David Fray with Pablo Heras-Casado and members of the Los Angeles Philharmonic
Photo: mine 2010
At the last minute, some friends of mine cajoled me into attending Thursday’s Los Angeles Philharmonic performance at the Hollywood Bowl
. It was typical summertime fare, two thirds of Beethoven – a piano concerto and a symphony. The orchestra was under a recent young favorite here, Pablo Heras-Casado. I’ve thought his leadership admirable in the past, and he and the orchestra sounded strong throughout on a cloudless and airplaneless Thursday night. Heras-Casado doesn’t seem as desperate as other young conductors to cram everything with “new” perspective and is able to elicit a clean and dynamic sound. The piano concerto was up first with soloist David Fray, a young man who seemed tall and gangly on the Hollywood Bowl stage. He nearly hunched over the keyboard with an intensity of concentration. But interestingly, the piece sounded quiet and subdued with an almost intimate chamber music quality throughout all of the three movements. For a player with a reputation for quirky mannerisms and gregariousness, Fray came off as unexpectedly restrained. Granted, some of this may have been due to the nature of hearing the sound through less than stellar amplification, but still there was a remarkable quietness even in the outer movements that was attractive.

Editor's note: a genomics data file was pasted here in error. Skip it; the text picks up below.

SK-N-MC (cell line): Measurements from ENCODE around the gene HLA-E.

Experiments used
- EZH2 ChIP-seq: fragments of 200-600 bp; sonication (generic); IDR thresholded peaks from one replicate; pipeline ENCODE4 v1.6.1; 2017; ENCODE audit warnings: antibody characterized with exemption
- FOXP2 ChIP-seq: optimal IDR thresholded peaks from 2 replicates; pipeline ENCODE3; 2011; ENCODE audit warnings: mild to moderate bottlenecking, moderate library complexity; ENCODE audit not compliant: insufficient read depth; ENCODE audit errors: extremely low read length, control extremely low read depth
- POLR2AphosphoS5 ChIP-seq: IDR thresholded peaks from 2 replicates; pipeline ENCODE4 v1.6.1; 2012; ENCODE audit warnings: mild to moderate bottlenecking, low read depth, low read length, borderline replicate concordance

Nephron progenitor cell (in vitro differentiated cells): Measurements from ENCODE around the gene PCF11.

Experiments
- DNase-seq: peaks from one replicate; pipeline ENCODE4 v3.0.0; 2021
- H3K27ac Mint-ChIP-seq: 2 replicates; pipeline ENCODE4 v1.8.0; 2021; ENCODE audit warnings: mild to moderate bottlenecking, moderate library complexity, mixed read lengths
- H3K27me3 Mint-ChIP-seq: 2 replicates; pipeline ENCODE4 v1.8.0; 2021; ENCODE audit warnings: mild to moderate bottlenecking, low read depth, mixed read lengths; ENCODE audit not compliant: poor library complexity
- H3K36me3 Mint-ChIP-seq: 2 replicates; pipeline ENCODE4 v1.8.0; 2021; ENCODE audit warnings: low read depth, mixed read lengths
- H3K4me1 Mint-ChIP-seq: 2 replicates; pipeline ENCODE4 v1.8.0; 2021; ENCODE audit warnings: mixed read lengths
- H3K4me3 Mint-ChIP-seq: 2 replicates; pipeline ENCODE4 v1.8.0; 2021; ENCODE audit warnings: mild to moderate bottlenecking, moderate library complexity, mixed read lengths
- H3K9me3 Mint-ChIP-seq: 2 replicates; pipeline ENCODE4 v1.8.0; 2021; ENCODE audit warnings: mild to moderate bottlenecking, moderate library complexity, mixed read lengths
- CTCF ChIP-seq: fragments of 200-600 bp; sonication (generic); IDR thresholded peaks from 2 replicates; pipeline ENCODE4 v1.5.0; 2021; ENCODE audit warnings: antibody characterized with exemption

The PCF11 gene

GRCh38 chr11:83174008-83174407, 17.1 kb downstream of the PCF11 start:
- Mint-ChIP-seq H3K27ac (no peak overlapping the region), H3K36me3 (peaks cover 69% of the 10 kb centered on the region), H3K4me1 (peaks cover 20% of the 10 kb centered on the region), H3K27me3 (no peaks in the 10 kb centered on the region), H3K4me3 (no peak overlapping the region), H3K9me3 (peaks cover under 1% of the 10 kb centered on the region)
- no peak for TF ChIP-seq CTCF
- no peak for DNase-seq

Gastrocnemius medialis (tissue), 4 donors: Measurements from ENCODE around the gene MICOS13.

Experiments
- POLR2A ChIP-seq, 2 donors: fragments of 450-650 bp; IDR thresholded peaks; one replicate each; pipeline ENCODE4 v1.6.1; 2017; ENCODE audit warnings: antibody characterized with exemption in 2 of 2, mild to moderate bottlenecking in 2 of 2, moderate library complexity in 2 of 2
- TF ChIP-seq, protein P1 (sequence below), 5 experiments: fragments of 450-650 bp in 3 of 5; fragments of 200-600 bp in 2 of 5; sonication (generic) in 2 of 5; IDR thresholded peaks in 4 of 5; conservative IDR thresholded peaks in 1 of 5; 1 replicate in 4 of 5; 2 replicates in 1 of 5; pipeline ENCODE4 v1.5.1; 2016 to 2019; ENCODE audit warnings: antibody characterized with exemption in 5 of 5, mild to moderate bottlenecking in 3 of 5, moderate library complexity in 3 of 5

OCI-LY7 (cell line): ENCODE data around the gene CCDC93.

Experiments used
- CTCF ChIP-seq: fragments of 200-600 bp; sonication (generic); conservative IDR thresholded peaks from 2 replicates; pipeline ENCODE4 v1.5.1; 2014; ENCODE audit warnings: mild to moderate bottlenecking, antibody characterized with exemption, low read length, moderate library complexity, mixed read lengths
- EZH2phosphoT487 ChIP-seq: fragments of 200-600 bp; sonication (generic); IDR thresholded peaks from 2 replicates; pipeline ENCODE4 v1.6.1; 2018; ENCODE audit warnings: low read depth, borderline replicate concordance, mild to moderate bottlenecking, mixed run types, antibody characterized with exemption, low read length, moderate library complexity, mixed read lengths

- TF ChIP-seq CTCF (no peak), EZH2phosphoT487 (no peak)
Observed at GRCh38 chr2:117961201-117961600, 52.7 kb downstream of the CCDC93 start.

The “Eroica” was a little less successful and engaging. There were certainly some very good moments across the piece including the first several minutes of the first movement. But it was just as likely to wander listlessly at other times into a haze. The fierce and fragile detail of the scherzo was somewhat lost in the Bowl. But Heras-Casado still remains one of the most exciting young conductors around and his engagement next season at the Walt Disney Concert Hall on November 5,6,and 7
, leading works from Stravinsky and Takemitsu, is definitely worth looking forward to.
Labels: Hollywood Bowl 10